If there was one place on this planet I never thought I thought I'd it would be standing on the grounds of the Roman Forum. But there I was this past November, standing before the Rostra completely dumbfounded. The words of Cicero playing in my head, the pain at seeing what was left of it, wishing desperately to either be Marty Mcfly (for time traveling reasons yo) or a cat (for their ability to go where humans cannot--damn our destructive and pilfering nature).
In this post I'll tell y'all about the absolute wonder of seeing three Italian cities (Pisa, Florence, and Rome) in two days. So here we go, crossing the Rhine (figuratively of course, as the only body of water I crossed was the Ligurian Sea).
chapter 1: pisa
Nicole and I made it to Porte Malliot with the world still a damp blue and caught a bus to Aéroport Beauvais (BVA). This airport bares a striking resemblance to a warehouse (tbh not entirely convinced that it is not one and is simply masquerading as an airport). It has a whooping total of two gates which made it rather difficult to find our flight and a tiny duty-free store that stocks Chanel.
We disembark the plane and discover, to my eternal chagrin, that our passports have once again both not been not asked for and not stamped. *cue dramatic sigh* I realize next two things: #1 romance languages do not translate as easily as I'd imagined they would and #2 water is excreting in copious amounts from the sky. Let me take this moment to tell you a little fun fact about Nicole, she and rain really just can't handle each other.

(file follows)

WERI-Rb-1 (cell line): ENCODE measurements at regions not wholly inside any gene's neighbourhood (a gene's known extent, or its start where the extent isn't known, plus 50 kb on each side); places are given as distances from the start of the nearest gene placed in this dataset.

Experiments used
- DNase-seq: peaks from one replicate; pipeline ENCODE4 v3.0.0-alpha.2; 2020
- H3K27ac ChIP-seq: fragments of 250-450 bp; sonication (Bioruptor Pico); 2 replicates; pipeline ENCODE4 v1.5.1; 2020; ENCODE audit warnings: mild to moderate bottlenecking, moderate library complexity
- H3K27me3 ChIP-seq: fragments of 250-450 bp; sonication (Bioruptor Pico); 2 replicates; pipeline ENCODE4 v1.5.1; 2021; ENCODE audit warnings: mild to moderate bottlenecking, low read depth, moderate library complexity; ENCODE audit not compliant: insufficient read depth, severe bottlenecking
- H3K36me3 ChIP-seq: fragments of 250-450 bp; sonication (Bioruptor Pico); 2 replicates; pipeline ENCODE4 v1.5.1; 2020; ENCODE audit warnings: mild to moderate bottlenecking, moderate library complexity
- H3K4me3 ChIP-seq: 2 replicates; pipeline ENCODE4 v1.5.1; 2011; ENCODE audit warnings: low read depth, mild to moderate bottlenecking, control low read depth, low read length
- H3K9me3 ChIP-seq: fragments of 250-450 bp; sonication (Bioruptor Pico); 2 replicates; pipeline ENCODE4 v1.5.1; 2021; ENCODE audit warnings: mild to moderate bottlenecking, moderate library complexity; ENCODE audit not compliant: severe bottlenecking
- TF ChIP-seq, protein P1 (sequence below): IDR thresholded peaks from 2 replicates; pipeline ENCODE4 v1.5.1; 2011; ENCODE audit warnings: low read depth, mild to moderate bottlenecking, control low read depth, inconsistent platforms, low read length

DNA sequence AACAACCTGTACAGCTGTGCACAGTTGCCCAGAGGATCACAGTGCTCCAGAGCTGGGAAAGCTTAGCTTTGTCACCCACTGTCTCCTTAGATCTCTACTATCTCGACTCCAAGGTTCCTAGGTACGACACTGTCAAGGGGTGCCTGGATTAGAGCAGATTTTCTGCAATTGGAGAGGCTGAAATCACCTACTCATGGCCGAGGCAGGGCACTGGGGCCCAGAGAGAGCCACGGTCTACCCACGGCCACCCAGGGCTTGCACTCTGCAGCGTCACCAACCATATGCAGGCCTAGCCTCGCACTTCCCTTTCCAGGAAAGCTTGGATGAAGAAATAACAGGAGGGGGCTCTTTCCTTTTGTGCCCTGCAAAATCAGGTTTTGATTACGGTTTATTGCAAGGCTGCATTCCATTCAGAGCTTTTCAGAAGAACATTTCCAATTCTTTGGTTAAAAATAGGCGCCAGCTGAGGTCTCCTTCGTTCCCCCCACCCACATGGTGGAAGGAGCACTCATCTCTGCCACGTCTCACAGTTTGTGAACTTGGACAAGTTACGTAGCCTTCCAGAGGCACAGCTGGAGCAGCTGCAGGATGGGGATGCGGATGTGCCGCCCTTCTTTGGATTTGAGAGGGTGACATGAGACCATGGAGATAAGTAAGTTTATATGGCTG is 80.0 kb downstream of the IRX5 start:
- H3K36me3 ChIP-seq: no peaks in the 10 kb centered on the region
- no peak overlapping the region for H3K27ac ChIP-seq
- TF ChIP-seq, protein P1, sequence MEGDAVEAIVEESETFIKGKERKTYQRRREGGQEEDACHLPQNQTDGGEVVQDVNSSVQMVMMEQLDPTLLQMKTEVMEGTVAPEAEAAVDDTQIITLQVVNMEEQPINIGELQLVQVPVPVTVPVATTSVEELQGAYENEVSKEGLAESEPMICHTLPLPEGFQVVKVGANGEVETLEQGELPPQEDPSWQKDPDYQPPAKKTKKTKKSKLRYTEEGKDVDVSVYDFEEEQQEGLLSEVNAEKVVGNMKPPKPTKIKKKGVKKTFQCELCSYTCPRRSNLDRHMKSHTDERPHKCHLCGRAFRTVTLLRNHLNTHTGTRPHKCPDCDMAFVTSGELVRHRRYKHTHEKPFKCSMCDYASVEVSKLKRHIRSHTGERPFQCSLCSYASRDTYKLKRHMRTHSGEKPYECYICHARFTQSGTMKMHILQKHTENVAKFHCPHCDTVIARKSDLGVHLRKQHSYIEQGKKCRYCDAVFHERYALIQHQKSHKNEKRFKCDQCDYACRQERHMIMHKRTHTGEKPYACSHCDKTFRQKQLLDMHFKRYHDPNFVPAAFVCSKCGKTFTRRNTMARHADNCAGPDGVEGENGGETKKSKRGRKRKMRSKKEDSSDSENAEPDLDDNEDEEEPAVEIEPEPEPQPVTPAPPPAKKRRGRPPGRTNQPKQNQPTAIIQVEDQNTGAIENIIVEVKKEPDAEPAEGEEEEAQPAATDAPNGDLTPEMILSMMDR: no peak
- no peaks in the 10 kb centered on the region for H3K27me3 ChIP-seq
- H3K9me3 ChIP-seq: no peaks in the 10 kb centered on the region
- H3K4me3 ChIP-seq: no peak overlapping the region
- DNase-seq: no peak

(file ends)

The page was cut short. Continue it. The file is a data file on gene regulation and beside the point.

Thus if this was a movie the camera would flint to a shot of two American girls wired and racing, backpacks flopping from side-to-side, through the cobblestoned streets of Pisa battling this sporadic and epic downpour of water struggling to remain under the protection of a one-person 3€ rainbow umbrella. The scene would lean do a slow creep segment of the Leaning Tower. Which indeed is really quite astounding in its ablilty to remain upright as the lean is noticeably significant. I think in total I spent about an hour in Pisa before boarding a bus to Florence.
The good stuff: A scarf was purchased for 5€ (#score). Pisa resembled Nice so much it was a little triply. I was seriously digging its buildings and their varying hues of reds, yellows, greens, and off-whites.
chapter 2: florence
And By 1pm Nicole and I were back at the airport in Pisa and boarding a bus bound for Florence. During the hour or so bus ride I did a total of two things, #1 combed the matted mess that had been my hair before the rain claimed and #2 ogled the handsome man sitting in the seat in front of us.
The first thing we saw in Florence was the church, Cathedral of Santa Maria Del Fiore. And I was irrevocably stupefied. There I stood, before this massive structure that stretched so far into the air above and around me that its construction seemed to be improbable. A church stapled in marble and bronze doors. The city which watched the birth of the Renaissance.